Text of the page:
Further, additional alternatives to address bycatch issues are currently being developed for the entire reef fish management unit in Amendment 18 to the Reef Fish Fishery Management Plan. An options paper for Amendment 18 is scheduled for presentation at the Gulf of Mexico Fishery Management Council (Council) meeting in July 2003. The Council is tentatively scheduled to take final action on this amendment at its November 2003 meeting. While Amendment 18 will focus primarily on grouper management actions, it will also address bycatch issues for all species within the reef fish fishery management unit including greater amberjack.
Comment 3: Recommended Options for Status Determination Criteria
Maximum Sustainable Yield (MSY) Alternatives - While Alternative 1, the Preferred Alternative, which sets MSY at the yield value of 9.5 million lb (4.3 million kg) is technically consistent with expected values produced by the most recent stock assessment on greater amberjack, the legal requirements of the Magnuson-Stevens Act and applicable NOAA Fisheries guidance documents, we are concerned that these landings are overly optimistic. Our concern is that the highest documented level of greater amberjack taken in the Gulf is approximately 10 million lb (4.5 million kg) in 1989. Landings from the mid 1980s through the early 1990s averaged approximately 6 million lb (2.7 million kg). High landings during these years are thought to be part of the reason greater amberjack are now in an overfished state. Accordingly, we ask that future scientific work be undertaken to refine status determination criteria for this species.
Response: The Preferred Alternative, Alternative 1, describes the yield that would be associated with the fishing mortality rate (F) needed to maintain a population at 30 percent spawning potential ratio (SPR) in equilibrium conditions and so is consistent with recommendations made to the Council about this species for setting MSY in the generic Sustainable Fisheries Act (SFA) amendment. It is also consistent with the current maximum fishing mortality threshold (MFMT) of F30% SPR that has been approved by NMFS. In the most recent stock assessment, the yield estimated from fishing at F30% SPR was 9.5 million lb (4.3 million kg). Alternative 1 is consistent with the best available scientific estimate of what MSY should be. Fishing at or below this recommended level (F30% SPR) to achieve this yield should allow the stock to be fished over the long term and maintain the highest average yield possible.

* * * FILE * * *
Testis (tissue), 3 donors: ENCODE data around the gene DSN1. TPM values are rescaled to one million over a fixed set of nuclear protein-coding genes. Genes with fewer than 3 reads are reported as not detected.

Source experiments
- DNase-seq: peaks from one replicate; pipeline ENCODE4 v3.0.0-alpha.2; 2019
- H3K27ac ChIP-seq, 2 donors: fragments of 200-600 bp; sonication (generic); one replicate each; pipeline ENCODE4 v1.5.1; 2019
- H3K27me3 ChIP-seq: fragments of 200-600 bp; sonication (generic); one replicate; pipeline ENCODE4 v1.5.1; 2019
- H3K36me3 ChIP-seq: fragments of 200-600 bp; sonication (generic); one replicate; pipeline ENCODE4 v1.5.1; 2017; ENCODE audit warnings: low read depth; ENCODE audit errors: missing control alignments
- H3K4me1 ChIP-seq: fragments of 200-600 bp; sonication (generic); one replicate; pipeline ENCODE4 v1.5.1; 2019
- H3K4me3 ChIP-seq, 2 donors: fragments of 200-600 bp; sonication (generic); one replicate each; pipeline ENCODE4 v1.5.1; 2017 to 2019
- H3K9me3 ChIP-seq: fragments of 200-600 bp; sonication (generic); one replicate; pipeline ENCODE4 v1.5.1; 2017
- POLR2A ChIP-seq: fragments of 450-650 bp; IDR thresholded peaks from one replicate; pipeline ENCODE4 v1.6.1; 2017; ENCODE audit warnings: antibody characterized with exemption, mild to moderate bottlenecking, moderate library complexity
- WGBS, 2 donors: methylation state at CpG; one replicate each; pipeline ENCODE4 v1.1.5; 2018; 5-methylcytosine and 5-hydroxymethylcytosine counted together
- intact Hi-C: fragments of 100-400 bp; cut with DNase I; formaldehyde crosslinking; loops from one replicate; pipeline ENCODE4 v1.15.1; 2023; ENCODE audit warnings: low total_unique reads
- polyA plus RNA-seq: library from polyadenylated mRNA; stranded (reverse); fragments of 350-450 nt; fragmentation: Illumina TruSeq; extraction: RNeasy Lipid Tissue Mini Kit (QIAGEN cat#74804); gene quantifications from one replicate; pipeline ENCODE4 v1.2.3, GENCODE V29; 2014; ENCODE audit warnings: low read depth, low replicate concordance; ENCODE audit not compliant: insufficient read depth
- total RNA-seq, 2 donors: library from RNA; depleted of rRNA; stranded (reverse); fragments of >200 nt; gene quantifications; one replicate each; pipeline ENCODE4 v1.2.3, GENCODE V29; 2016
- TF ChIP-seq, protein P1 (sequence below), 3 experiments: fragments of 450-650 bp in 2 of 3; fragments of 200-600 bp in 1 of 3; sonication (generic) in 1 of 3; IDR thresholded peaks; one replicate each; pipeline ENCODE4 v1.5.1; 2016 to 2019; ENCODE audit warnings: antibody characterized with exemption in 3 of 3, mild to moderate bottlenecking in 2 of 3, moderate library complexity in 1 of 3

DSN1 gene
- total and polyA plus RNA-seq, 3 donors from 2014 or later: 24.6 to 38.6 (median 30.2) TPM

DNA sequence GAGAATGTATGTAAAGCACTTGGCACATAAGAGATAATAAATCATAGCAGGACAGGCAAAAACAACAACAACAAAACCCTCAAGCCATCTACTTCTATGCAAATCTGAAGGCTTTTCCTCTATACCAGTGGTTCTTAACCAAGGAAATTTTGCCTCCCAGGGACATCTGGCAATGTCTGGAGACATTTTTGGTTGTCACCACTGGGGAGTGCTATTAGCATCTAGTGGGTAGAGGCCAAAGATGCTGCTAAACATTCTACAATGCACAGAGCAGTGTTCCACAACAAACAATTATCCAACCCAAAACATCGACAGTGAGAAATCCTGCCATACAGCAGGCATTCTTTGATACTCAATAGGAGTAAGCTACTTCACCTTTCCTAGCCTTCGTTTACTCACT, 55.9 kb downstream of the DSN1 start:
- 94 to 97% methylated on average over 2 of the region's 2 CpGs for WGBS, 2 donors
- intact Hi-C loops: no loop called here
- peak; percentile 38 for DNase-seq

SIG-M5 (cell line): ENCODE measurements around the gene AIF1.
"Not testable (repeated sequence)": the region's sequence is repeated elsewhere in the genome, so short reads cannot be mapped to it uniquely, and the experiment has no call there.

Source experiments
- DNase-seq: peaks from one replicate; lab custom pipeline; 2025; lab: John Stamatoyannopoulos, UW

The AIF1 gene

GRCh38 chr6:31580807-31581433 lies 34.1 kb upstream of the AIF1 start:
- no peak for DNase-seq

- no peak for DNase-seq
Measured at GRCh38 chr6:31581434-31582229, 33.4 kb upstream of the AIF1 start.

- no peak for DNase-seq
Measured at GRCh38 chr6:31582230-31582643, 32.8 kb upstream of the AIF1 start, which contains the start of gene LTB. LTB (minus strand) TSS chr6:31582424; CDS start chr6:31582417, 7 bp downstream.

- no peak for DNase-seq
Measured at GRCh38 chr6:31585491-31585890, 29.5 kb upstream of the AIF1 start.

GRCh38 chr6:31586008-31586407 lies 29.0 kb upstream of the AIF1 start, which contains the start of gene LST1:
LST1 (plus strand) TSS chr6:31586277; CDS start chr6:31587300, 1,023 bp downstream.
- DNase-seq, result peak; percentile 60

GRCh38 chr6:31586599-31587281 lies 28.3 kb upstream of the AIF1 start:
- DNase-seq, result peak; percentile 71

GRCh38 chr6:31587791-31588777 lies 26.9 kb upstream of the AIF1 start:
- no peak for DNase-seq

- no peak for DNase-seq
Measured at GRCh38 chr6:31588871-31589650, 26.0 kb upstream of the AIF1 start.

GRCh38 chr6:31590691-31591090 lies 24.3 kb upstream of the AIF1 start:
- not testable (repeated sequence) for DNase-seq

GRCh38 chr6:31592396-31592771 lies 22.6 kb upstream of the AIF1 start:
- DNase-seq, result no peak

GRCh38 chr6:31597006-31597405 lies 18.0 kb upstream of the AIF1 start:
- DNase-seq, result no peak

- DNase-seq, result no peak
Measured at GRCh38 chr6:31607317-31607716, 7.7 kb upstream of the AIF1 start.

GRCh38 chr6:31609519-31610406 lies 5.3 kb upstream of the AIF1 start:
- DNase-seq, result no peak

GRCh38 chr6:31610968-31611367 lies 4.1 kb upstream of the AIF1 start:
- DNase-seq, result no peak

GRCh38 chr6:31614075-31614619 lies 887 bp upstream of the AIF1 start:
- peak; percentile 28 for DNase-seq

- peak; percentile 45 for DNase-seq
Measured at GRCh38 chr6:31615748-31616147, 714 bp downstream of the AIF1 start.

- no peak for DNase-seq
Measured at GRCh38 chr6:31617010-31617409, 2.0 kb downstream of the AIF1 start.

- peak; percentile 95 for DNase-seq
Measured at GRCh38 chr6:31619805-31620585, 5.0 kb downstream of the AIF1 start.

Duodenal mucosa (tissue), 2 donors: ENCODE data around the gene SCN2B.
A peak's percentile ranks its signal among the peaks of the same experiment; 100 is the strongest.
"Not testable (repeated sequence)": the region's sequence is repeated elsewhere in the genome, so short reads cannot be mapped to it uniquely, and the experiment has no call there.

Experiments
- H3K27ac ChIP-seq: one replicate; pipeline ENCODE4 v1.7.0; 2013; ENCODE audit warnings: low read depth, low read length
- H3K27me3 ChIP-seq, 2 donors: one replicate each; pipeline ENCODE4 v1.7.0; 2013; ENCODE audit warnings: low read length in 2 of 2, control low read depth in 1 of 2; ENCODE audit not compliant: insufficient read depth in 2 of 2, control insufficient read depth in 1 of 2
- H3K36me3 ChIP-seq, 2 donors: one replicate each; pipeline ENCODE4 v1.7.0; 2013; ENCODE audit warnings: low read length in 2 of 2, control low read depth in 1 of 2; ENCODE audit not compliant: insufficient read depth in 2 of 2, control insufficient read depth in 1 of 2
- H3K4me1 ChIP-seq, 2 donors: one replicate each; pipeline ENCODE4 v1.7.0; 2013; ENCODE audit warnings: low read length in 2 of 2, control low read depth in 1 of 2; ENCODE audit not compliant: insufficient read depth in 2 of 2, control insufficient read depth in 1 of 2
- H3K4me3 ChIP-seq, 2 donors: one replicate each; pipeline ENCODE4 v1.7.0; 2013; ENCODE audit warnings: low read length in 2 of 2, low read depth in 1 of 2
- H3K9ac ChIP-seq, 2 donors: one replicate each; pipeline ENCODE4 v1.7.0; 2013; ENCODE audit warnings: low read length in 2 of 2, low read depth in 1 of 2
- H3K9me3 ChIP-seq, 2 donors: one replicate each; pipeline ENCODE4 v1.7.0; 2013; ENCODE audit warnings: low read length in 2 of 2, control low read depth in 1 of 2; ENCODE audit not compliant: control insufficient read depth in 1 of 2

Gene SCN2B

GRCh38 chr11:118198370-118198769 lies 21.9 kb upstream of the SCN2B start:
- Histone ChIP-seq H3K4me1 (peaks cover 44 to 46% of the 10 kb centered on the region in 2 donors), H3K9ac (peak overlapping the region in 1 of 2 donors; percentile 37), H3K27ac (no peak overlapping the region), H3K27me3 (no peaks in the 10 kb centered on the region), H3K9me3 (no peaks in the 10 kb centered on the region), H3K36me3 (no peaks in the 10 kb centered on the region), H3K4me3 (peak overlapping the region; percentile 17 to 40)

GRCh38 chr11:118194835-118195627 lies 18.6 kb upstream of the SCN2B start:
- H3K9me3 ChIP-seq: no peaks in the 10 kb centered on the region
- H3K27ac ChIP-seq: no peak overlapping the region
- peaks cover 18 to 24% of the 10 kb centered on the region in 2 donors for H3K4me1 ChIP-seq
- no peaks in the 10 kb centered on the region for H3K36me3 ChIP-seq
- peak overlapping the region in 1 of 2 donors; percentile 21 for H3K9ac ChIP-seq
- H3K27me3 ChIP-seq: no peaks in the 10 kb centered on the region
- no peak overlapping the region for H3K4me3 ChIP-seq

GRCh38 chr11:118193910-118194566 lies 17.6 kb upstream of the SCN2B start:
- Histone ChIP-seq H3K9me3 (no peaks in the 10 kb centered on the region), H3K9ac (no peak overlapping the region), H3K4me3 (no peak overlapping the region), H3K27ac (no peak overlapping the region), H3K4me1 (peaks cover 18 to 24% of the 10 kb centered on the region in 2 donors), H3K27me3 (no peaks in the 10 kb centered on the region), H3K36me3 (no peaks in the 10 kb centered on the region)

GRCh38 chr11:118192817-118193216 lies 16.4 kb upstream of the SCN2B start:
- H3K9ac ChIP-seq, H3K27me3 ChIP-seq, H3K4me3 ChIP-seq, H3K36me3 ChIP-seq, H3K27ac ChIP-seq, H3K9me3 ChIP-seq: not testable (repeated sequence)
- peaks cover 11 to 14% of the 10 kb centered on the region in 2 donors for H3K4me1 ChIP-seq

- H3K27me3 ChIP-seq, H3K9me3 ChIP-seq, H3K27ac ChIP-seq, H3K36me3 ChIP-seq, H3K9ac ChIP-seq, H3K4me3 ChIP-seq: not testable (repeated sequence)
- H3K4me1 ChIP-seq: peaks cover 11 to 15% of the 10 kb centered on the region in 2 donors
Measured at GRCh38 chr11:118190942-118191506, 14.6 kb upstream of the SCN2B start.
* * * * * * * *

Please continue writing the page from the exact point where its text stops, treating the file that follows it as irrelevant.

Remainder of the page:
Further, the period of highest landings for amberjack was 1986-1989 when the annual landings averaged 7.7 million lb (3.5 million kg) and peaked in 1989 at 9.9 million lb (4.5 million kg). The most likely reason that the current estimate of MSY is so much higher than historical landings is that, until 1990, there were no minimum size limits on this species. Cummings and McClellan (2000) indicate that prior to 1990, a substantial amount of small fish (less than 16-inch (40.6-cm) fork length) were landed by the fishery. Therefore, growth overfishing and possibly recruitment overfishing may have been occurring. It was not until 1998 that all the current management measures were implemented and halted overfishing. NMFS will revisit these estimates as new information from stock assessments becomes available.